The divine right of Barack Obama

Since he ordered military action in Libya in 2011, President Obama has argued as a matter of routine that Article II of the U.S. Constitution confers such considerable power upon the commander-in-chief that, in most instances at least, Congress’s role in foreign affairs is limited to that of advice bureau. The political ironies of this development are sufficiently rich to stand without much comment. (Imagine, if you will, trying to explain to an average voter in 2008 that by his second term the Democratic candidate for president would have adopted wholesale an interpretation of the Constitution that was championed by the likes of George W. Bush, Dick Cheney, and John Yoo.) Less obvious, however, is what this means for America and her future. The bottom line: It’s not good.

In the course of illustrating why we do not accord presidents unlimited power on the world stage, Obama’s critics have made much of his apparent hypocrisy, charging that a man who once flatly rejected the notion that the White House may do pretty much as it pleases has, while in office, morphed into Napoleon. This does seem to be the case. American chief executives, Obama told the Boston Globe in a 2007 interview, do not enjoy “power under the Constitution to unilaterally authorize a military attack in a situation that does not involve stopping an actual or imminent threat to the nation.” “In instances of self-defense,” he continued, “the president would be within his constitutional authority to act before advising Congress or seeking its consent.” These days, such caution is a distant memory, the White House tersely informing congressional leaders last week that while the president already possessed the “authority he needs to take action” against the Islamic State, he hoped that the legislature would come along anyway — not, of course, to confer legality upon any military action, but because he believed that the “nation is stronger and our efforts more effective when the president and Congress work together.”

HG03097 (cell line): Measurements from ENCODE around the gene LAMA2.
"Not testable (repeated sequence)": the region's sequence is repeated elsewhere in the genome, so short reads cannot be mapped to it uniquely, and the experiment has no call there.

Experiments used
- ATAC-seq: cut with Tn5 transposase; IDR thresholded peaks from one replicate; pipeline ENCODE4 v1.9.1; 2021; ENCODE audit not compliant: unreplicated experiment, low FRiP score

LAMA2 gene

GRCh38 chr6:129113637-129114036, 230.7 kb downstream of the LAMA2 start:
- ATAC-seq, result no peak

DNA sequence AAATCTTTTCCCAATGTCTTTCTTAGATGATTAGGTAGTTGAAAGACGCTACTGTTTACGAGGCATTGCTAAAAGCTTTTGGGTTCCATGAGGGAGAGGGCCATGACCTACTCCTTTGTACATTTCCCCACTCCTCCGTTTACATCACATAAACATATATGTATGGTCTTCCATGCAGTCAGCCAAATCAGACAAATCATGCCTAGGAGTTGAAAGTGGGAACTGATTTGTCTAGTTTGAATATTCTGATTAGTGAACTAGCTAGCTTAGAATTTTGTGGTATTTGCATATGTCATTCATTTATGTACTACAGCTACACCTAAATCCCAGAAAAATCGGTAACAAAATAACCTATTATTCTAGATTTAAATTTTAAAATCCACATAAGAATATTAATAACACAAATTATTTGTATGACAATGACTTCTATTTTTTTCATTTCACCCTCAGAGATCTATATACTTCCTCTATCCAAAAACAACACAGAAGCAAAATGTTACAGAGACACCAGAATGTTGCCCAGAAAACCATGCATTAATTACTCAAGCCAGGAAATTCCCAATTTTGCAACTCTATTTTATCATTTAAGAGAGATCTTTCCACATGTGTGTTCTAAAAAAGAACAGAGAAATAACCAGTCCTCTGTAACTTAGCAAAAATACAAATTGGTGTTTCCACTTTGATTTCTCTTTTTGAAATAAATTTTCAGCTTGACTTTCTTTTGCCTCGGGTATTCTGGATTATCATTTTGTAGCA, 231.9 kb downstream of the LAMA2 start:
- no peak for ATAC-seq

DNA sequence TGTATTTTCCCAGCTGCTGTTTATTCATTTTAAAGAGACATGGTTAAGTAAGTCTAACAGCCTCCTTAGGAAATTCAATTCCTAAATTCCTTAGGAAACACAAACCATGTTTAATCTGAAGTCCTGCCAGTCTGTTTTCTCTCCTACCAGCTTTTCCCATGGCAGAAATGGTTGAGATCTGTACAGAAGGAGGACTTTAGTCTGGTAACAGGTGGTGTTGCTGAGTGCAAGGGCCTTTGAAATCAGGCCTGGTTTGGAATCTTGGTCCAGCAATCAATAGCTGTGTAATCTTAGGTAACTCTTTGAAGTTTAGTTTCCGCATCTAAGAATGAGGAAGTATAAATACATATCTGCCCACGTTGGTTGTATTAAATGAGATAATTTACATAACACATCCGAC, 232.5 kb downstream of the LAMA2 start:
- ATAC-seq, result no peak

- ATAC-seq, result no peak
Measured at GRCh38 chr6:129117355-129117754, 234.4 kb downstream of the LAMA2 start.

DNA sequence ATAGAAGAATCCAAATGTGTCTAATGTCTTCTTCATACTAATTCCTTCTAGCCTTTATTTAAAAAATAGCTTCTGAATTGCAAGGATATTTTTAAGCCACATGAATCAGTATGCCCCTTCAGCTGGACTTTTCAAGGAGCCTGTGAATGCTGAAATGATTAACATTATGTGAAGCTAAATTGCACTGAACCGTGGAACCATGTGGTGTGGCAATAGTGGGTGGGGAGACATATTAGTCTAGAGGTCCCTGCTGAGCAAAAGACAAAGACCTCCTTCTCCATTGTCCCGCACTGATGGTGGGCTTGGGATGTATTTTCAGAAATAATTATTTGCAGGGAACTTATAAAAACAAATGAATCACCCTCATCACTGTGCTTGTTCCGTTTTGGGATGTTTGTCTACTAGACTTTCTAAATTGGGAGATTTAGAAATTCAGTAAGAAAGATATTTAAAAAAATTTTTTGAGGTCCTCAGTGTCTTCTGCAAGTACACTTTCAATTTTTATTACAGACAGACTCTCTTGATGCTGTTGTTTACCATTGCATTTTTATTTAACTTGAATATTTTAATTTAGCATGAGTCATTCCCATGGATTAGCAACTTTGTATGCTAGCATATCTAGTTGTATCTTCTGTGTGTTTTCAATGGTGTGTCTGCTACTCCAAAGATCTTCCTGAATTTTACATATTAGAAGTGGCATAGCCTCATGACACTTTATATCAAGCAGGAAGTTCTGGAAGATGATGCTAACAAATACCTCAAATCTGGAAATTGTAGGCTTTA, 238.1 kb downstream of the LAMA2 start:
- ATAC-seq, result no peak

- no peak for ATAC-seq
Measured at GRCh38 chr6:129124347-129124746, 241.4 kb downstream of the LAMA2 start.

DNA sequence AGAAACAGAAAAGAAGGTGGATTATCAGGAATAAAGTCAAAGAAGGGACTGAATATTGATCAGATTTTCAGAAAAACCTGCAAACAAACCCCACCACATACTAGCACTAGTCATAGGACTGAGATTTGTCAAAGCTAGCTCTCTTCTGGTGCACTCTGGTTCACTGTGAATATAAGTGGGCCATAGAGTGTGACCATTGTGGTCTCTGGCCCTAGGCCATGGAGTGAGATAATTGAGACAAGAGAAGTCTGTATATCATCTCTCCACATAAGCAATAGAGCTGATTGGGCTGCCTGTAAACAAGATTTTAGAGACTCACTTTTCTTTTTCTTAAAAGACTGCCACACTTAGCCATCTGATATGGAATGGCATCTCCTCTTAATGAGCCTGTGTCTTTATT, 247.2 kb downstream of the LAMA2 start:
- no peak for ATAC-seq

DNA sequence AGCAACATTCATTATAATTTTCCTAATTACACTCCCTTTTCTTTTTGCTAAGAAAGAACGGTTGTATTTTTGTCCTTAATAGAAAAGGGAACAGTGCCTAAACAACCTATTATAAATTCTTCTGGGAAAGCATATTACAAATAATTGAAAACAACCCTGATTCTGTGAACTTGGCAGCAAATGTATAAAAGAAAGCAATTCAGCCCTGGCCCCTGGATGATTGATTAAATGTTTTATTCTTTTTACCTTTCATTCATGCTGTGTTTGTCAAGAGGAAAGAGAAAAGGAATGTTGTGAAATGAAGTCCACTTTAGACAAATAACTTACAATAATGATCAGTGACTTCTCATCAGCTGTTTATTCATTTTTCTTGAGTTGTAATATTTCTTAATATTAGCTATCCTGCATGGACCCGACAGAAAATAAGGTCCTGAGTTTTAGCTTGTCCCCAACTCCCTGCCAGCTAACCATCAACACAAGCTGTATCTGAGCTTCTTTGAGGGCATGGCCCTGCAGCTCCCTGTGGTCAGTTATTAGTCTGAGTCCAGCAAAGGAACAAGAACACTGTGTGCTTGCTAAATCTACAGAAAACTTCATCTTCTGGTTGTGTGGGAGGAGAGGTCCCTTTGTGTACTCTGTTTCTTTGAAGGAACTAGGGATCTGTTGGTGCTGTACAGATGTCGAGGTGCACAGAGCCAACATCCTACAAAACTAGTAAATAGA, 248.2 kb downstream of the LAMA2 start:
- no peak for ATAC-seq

Men in all walks of life change their minds from time to time, and they are often left better off for the shift. But there is something rather slippery about the manner in which this president has managed to transpose himself from a champion of the legislature’s prerogative to an uncompromising advocate for the divine right of kings. At no point have we heard a renunciation of his past position; nor, for that matter, has an explanation of his evolution been forthcoming. Instead, the president has engaged in what, ultimately, is a semantic game, holding theoretically to the “self defense” exception of which he spoke so passionately in 2007, but construing it so broadly as to render it operationally meaningless. The effect of this has been a volte-face, for if, in practice, “self-defense” can be held to justify each and every form of unilateral preemption, there is nothing that a president is not able to do without Congress. Article I, Section 8 of the Constitution of the United States explicitly reserves to the legislative branch the power “to declare war” — a reservation that the document’s primary author, James Madison, considered to be of utmost importance. “In no part of the constitution,” Madison explained in a 1793 letter, “is more wisdom to be found, than in the clause which confides the question of war or peace to the legislature, and not to the executive department.” Nowhere in the missive, it must be noted, did Madison outline an exception for those executives that display a talent for parsing language, and nor did he include a caveat that this rule was to be considered inoperative should the president elect to play down the language of “war” or to refuse to accept that an armed encounter met the threshold. As George Will noted trenchantly last week, “The Constitution’s text, illuminated by the ratification debates, surely does not empower presidents to wage wars, preventive as well as preemptive, against any nation or other entity whenever he thinks doing so might enhance national security.” Is this principle to be dissolved by linguistic sleight of hand?